8. On being aggrieved, the assessee filed an appeal before the Tribunal. The counsel for the assessee has submitted that the assessee has not attended the family for 10 years and stayed in an isolated place and he is suffering with sugar, blood pressure and other ailments therefore, he is not aware of the order passed by the A.O hence, the delay may be condoned.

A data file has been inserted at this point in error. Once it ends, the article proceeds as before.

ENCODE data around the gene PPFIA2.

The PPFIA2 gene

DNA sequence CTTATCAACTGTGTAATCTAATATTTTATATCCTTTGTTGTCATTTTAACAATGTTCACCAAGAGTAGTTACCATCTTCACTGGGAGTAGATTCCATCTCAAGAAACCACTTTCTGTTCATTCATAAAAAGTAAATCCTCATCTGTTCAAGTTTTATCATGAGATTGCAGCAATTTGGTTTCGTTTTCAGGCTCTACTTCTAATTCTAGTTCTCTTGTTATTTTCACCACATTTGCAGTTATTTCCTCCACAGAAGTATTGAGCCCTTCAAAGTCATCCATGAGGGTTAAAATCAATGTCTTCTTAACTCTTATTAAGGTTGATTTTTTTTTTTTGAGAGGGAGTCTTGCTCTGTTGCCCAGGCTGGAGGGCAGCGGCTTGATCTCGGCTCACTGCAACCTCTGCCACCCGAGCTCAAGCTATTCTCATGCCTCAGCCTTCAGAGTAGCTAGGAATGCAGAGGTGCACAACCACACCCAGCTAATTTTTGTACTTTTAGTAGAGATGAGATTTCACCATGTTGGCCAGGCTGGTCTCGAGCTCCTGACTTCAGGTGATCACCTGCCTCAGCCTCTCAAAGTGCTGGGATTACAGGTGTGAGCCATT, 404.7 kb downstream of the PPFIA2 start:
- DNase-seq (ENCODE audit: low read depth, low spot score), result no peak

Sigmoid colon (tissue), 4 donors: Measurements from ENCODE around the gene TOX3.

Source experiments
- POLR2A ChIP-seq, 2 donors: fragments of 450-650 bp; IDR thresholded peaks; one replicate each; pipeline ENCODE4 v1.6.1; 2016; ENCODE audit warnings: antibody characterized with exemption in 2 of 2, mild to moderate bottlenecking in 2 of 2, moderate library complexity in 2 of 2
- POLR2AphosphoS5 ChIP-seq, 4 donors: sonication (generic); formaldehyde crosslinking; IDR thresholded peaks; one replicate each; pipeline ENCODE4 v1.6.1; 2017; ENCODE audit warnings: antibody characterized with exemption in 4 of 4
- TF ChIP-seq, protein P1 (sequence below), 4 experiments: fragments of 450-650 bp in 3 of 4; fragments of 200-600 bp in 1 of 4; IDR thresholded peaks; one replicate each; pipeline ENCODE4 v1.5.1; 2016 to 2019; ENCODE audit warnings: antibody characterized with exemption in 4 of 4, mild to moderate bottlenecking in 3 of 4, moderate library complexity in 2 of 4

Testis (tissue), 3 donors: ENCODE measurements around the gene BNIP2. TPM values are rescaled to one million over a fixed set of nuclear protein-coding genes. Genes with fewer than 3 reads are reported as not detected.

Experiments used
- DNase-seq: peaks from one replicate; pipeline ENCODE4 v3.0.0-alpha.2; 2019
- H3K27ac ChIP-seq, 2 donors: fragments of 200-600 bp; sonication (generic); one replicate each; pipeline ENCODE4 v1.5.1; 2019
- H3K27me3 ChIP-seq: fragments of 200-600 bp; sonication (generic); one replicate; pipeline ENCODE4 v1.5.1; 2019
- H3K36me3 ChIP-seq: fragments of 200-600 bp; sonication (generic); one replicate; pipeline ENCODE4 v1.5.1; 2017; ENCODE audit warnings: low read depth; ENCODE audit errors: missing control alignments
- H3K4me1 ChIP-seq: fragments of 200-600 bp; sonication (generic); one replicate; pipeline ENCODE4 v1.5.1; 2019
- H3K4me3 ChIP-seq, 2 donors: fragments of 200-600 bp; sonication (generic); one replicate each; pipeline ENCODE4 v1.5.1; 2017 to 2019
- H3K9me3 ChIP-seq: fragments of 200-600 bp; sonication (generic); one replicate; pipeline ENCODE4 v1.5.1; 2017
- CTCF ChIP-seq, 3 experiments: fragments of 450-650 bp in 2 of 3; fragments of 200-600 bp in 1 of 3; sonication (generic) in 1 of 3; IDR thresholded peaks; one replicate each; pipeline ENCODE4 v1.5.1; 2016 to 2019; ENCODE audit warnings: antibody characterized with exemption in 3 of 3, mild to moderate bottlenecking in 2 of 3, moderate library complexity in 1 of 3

9. On the other hand, the ld. Departmental Representative has pointed out that as per affidavit filed by the assessee for condonaton of delay, the assessee stated that immediately after survey i.e., on 07.2001 he is away from the family leading an isolated life, which is not correct for the reason that the assessee himself appeared before the A.O on 06.01.2004 and 26.02.2004 and therefore, the averments made in the affidavit are false. The ld. D.R further submitted that the assessee having participated in assessment proceedings, he ought to have aware that the A.O must have passed assessment order. Having known to the fact that there must be an assessment order the assessee himself decided not to go to his house for the reason that he does not want to receive the order of the A.O. It is also a fact that the assessee is consulting the Doctor regularly to take treatment for his ill-health. Further the Ld. DR submitted that there is no sufficient cause prevented the assessee to go to his house to collect the assessment order and file an appeal. Hence, the delay may not be condoned.